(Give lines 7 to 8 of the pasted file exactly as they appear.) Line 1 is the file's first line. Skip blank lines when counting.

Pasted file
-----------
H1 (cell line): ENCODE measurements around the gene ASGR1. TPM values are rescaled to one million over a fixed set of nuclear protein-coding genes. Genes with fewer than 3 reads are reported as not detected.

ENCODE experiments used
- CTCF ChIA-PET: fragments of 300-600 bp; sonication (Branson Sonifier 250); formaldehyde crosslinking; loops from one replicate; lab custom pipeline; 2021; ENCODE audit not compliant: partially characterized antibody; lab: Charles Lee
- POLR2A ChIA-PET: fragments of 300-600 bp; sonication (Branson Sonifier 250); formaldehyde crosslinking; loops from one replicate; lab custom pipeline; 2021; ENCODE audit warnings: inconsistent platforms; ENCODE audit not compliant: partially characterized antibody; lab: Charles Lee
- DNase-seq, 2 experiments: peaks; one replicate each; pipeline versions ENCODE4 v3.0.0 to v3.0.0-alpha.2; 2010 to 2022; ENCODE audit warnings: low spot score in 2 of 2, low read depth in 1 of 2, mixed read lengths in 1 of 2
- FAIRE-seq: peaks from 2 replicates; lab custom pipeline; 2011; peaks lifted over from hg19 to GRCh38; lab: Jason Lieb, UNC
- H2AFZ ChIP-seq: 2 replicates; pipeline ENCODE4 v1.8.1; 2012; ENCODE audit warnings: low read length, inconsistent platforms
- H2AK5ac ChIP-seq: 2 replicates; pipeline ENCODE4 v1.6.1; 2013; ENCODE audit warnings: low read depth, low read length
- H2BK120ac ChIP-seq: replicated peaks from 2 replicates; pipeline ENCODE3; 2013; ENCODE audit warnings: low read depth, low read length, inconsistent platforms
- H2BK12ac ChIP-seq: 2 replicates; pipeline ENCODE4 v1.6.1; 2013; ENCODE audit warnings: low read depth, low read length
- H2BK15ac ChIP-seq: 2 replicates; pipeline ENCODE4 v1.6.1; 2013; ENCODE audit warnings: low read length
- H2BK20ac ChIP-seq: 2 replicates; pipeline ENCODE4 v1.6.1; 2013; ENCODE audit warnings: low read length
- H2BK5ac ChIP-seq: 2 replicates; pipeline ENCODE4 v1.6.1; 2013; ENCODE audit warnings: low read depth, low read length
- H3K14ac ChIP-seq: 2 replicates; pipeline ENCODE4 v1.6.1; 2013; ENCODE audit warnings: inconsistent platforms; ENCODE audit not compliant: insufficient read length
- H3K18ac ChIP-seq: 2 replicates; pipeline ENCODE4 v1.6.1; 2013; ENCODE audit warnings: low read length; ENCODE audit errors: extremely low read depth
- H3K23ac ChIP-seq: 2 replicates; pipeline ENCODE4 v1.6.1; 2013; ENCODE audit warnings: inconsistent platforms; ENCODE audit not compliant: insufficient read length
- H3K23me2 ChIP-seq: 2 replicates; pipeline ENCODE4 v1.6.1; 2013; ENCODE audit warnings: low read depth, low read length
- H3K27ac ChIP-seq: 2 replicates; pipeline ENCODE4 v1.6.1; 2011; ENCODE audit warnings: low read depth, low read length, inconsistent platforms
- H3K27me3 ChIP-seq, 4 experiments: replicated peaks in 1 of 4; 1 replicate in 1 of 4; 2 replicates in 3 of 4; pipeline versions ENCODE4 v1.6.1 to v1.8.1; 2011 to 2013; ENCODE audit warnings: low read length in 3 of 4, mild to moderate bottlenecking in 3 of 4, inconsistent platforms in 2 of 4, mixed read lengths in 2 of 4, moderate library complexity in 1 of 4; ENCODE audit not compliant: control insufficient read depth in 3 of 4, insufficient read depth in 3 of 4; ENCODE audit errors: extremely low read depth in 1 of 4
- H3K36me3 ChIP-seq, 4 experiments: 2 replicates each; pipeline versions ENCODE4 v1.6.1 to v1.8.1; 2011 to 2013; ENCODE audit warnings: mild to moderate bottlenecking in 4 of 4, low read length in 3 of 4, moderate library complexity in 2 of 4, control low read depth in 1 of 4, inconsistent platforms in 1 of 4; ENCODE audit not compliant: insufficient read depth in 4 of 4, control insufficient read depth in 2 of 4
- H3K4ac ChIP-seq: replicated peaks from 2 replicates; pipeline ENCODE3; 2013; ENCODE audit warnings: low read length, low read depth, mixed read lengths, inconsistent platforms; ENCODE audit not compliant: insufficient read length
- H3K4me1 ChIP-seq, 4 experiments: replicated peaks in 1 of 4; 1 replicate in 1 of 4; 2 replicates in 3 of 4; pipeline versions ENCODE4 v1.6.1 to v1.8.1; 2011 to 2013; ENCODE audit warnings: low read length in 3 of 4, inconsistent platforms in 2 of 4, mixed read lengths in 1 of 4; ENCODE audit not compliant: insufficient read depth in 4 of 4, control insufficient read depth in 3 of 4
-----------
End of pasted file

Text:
- H2AFZ ChIP-seq: 2 replicates; pipeline ENCODE4 v1.8.1; 2012; ENCODE audit warnings: low read length, inconsistent platforms
- H2AK5ac ChIP-seq: 2 replicates; pipeline ENCODE4 v1.6.1; 2013; ENCODE audit warnings: low read depth, low read length